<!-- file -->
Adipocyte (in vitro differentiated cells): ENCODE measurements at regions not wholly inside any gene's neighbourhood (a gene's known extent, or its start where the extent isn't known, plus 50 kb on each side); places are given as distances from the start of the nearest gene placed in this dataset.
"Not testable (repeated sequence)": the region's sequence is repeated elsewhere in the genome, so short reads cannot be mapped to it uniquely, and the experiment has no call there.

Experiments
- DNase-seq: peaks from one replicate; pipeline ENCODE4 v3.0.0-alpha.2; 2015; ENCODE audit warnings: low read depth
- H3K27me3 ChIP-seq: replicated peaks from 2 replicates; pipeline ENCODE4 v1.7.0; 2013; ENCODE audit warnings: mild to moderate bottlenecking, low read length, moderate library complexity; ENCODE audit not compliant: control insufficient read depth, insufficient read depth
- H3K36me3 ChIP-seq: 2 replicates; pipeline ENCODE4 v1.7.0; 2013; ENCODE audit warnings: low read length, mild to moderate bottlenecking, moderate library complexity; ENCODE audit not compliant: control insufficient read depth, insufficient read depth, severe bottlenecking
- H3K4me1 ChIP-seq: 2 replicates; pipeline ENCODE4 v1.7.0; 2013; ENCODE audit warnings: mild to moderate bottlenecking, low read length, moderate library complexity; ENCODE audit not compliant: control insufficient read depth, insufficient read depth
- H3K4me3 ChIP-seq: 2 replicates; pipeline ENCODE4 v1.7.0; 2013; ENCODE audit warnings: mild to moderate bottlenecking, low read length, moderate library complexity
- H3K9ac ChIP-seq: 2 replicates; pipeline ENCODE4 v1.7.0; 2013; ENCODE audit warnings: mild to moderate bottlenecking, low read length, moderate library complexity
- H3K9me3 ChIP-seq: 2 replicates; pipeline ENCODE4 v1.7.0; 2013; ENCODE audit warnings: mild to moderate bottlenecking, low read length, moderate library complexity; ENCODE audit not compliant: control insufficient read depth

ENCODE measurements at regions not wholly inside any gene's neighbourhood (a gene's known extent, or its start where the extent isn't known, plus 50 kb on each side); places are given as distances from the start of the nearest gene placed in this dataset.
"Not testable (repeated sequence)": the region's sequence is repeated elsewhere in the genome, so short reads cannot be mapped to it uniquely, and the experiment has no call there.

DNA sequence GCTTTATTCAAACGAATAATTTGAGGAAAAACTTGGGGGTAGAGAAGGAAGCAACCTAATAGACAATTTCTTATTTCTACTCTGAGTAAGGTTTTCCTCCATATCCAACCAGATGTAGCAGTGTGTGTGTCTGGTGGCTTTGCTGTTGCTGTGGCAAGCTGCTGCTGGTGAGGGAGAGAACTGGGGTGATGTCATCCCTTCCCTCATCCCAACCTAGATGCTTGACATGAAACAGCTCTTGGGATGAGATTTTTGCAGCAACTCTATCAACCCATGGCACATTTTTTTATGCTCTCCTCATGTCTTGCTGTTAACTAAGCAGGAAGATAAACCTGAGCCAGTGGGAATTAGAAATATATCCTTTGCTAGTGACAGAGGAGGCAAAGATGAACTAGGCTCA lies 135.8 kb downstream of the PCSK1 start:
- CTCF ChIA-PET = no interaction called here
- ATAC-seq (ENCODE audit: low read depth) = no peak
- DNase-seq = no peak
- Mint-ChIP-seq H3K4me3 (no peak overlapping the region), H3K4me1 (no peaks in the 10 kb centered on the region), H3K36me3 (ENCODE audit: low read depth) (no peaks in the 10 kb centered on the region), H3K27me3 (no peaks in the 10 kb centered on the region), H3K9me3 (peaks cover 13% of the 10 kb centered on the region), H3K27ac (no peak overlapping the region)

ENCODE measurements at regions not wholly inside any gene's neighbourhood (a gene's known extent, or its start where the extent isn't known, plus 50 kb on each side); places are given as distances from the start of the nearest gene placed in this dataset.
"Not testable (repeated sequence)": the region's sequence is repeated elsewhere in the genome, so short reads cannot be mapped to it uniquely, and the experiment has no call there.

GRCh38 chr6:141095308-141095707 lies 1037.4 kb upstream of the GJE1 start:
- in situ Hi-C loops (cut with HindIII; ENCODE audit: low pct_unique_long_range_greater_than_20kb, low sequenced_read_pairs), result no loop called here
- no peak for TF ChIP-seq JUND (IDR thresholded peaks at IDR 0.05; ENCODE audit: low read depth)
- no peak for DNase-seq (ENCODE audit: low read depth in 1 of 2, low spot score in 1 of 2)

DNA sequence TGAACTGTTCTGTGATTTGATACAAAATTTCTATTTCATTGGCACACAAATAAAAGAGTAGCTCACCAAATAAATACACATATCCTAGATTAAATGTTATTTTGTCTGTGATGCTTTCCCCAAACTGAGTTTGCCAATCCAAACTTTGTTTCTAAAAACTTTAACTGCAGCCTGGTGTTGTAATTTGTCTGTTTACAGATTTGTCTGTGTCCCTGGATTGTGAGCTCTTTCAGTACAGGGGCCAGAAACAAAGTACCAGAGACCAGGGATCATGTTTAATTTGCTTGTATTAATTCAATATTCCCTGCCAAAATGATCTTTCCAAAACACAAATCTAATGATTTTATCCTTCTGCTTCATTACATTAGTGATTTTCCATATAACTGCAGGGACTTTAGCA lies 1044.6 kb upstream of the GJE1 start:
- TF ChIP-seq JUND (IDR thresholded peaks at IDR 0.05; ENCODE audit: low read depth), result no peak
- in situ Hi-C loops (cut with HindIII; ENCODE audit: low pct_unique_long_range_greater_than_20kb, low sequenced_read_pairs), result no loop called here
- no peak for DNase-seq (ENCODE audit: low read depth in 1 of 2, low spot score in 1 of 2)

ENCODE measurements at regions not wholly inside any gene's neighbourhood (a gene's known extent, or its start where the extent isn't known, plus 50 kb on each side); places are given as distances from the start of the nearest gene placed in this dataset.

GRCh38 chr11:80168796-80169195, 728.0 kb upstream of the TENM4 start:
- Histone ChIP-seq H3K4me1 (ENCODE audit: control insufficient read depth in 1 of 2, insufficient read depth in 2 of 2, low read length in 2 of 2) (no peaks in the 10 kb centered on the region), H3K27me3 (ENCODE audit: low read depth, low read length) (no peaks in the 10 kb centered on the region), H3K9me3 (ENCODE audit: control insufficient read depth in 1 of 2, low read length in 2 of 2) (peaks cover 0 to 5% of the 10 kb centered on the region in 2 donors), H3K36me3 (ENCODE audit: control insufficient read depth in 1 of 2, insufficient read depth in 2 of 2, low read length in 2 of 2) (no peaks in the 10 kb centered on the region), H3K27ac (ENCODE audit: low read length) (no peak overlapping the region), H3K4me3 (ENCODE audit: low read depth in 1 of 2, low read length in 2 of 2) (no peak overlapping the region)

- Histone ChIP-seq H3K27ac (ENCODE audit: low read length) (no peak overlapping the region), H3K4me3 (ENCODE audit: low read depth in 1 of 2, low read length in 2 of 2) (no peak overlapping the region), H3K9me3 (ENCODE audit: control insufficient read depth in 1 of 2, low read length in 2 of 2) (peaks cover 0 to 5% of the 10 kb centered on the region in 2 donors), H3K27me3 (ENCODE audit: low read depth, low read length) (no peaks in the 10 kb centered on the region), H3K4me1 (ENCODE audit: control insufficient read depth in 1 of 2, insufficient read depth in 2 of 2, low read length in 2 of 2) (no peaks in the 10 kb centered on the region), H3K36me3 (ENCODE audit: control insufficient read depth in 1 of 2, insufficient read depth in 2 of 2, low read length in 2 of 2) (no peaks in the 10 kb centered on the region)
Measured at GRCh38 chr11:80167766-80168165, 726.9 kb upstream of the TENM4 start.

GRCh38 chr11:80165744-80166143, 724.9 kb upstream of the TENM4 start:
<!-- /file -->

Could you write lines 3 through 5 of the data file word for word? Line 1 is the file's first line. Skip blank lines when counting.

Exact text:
Experiments
- DNase-seq: peaks from one replicate; pipeline ENCODE4 v3.0.0-alpha.2; 2015; ENCODE audit warnings: low read depth
- H3K27me3 ChIP-seq: replicated peaks from 2 replicates; pipeline ENCODE4 v1.7.0; 2013; ENCODE audit warnings: mild to moderate bottlenecking, low read length, moderate library complexity; ENCODE audit not compliant: control insufficient read depth, insufficient read depth